As modern people we don’t always appreciate it, but the world has changed for us only very, very recently. There was a world not so long ago where milk was seasonal and streetlights didn’t exist.
In this milkless era two-thirds of Britain was covered in thick forest that swallowed up the light, meaning that on a cloudy or moonless night those forests would be filled with invisible ditches, riverbanks and pitfalls. The 17th Century diary of a Reverend Heywood in Yorkshire records of how a man walked out of his house only to vanish without trace. Another Yorkshireman, Arthur Jessop, lost his way and fell into a stone pit. In Aberdeenshire a fifteen year old girl died in 1739 because she lost her way on the path and fell down a freshly dug grave. One elderly Suffock farmer even boasted that he’d been going around at night without injuring himself, although he had once fallen off his horse and gone down a steep riverbank.
Even the cities were pretty bad: until the early 18th Century there was no obligation for the city authorities to provide any sort of artificial light, and paving was a ragtag mix of the cheapest stone that various householders could get their hands on (since the house owner was directly responsible for paving the section outside his house, and your average slumlord wasn’t going to fork out on much.) This meant rain, darkness and garbage created a slick coating of grease and faeces the put hundreds of soon-to-be-dead people into the river Thames over the years.
And that wasn’t all: in 1725, a drunk was stumbling home through the City of London (called The Great Wen by some people, since it was essentially a filthy, diseased sore on the face of the country.) Being drunk, his floot slipped on the aforementioned slick of grease, fat and poop, sliding smoothly into a well outside his house. He lay there, injured but alive, shouting for help, but none came. Eventually he died of his injuries.
How could this happen? In 1725 London’s population was well over half a million. It eclipsed Norwich, Britain’s next-largest city. Why hadn’t anyone come to answer his calls for help?
Easy, because they were scared he was a demon.
The nighttime was almost regarded as a sort of fluid, an unpleasant etheric substance that gradually filled the air as the day closed. People living in Medieval and Renaissance times would have been surrounded by stories and theology that declared the darkness itself as an unpleasant force, not just an absence of light:
An Anglo-Saxon book about St. Margaret, the Passio Margaretae has a demon telling her: ”Our lives are not on the earth, but we travel with the winds.” The 11th Century Monk Byrhtferth said “All the Air is full of hellish devils.” So they knew the air was full of demons? What’s that got to do with darkness?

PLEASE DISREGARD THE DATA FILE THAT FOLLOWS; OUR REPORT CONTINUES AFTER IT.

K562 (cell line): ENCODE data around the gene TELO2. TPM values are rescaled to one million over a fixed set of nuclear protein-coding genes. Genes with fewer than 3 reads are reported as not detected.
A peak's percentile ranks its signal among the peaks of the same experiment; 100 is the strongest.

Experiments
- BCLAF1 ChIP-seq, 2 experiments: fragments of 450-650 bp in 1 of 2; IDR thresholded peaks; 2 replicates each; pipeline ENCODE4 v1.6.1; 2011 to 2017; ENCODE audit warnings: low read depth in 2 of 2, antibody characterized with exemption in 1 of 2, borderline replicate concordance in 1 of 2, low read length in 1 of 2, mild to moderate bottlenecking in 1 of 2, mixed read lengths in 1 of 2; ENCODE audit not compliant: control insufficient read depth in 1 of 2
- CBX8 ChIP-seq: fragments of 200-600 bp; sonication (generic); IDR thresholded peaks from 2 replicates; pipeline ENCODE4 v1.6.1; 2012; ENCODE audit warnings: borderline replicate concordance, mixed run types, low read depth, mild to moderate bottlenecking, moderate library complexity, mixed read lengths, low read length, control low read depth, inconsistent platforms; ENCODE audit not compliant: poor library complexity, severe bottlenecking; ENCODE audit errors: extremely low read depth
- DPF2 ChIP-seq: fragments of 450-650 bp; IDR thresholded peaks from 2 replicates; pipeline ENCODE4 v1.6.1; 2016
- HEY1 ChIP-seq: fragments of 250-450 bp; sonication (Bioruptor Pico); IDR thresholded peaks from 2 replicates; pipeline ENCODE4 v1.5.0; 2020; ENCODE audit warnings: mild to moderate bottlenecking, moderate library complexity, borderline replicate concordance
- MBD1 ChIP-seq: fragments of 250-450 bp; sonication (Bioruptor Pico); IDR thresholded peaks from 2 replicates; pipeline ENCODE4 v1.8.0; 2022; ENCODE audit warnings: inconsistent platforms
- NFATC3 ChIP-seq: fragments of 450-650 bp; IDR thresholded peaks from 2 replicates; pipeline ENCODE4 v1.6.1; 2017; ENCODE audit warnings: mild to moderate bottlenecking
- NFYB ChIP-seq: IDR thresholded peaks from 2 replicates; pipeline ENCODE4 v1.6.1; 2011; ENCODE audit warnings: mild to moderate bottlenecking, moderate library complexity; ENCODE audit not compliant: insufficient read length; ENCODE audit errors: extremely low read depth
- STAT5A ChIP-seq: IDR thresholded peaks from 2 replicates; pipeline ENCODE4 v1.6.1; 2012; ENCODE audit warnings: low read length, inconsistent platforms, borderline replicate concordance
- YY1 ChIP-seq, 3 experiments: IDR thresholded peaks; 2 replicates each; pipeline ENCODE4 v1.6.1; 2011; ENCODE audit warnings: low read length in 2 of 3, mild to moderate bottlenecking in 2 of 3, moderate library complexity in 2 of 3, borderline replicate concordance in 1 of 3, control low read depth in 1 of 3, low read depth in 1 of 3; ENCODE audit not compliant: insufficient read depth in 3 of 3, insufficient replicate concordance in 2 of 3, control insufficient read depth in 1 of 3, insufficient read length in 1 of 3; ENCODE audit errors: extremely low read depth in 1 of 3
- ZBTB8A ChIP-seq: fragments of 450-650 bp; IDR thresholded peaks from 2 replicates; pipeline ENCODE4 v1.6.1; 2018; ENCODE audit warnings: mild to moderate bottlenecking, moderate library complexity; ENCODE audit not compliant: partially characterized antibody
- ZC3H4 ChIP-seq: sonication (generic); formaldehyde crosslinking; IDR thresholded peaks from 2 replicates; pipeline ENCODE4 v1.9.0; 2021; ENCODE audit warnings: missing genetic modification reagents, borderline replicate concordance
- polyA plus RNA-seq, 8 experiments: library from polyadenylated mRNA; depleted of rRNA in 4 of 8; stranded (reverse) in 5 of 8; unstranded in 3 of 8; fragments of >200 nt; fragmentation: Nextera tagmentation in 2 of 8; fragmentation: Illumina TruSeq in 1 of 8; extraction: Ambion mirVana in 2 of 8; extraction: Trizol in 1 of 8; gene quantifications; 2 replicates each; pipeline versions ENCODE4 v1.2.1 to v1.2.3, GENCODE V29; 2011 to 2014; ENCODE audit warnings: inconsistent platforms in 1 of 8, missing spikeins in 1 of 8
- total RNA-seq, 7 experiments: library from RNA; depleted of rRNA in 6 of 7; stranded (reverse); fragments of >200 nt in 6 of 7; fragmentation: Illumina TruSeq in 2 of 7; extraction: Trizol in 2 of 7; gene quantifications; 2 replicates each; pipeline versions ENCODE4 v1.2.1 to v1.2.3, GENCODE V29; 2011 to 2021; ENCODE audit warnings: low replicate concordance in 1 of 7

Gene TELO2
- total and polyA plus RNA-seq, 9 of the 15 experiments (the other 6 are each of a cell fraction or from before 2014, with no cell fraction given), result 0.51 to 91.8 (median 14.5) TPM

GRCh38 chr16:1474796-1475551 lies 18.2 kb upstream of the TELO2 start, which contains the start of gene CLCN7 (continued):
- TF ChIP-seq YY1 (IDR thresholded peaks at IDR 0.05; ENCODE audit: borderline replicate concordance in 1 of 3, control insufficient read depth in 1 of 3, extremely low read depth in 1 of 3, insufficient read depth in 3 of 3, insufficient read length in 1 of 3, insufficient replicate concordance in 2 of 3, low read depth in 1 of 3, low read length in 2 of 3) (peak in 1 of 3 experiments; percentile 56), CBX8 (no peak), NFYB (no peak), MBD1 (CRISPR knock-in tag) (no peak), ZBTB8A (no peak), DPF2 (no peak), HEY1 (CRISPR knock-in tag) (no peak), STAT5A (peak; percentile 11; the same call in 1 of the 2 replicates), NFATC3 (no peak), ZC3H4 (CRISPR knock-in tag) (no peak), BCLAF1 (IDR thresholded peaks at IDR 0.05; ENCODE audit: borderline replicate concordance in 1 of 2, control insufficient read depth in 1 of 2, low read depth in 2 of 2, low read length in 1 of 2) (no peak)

“On that account, the devil was condemned into this darkness, that is, into this air, as though into a prison” [Eph 2.2].
“Truly, if God did not spare the sinning angels, but thrusting them into the prisons of gloomy hell, delivered those to be punished to be kept until judgement…” [2 Peter 2.4]
“And Angels who did not keep to their own domain, but abandoned their proper home, he has kept in eternal bonds under darkness for the judgement of the great day.”-Jude6.
Way to go, Bible.
And, just in case anyone hearing a noise at night hadn’t already shat themselves, we have this wonderful image courtesy of Jacques de Fournier, the Bishop of Palmiers in the 14th Century:
“People who move their arms and hands from their sides when they walk about do much harm… [for] by moving their arms about in such a way, they knock many souls of the dead to the ground.”
So yeah: the night air is made of ghosts and demons, and you’re an asshole walking along, shoving them around and generally riling everyone up.
Is it that surprising that people thought things were going to get a bit Night of the Demon whenever the heard unexpected noises in the night?
And they did hear some strange things at night: according to author Roger Ekirch’s book At Day’s Close deafening bangs and strange music broke the silence. A Wakefield man reported “A great Noyse of musicke and dancinge about him,” which was followed by deep groaning and the ringing of strange bells.
Of course, I’m not entirely sure he wasn’t just living above some kind of nightclub.
On the other hand Ekirch also writes about a woman at Ealand whose servants heard “A great and terrible knocking and varriety of music.”
So yeah, imagine the knocking scene from the 1964 movie, The Haunting, only you’re on your own, in the middle of the countryside, in a shack made of wood. I might spent the night hiding under my straw bed too.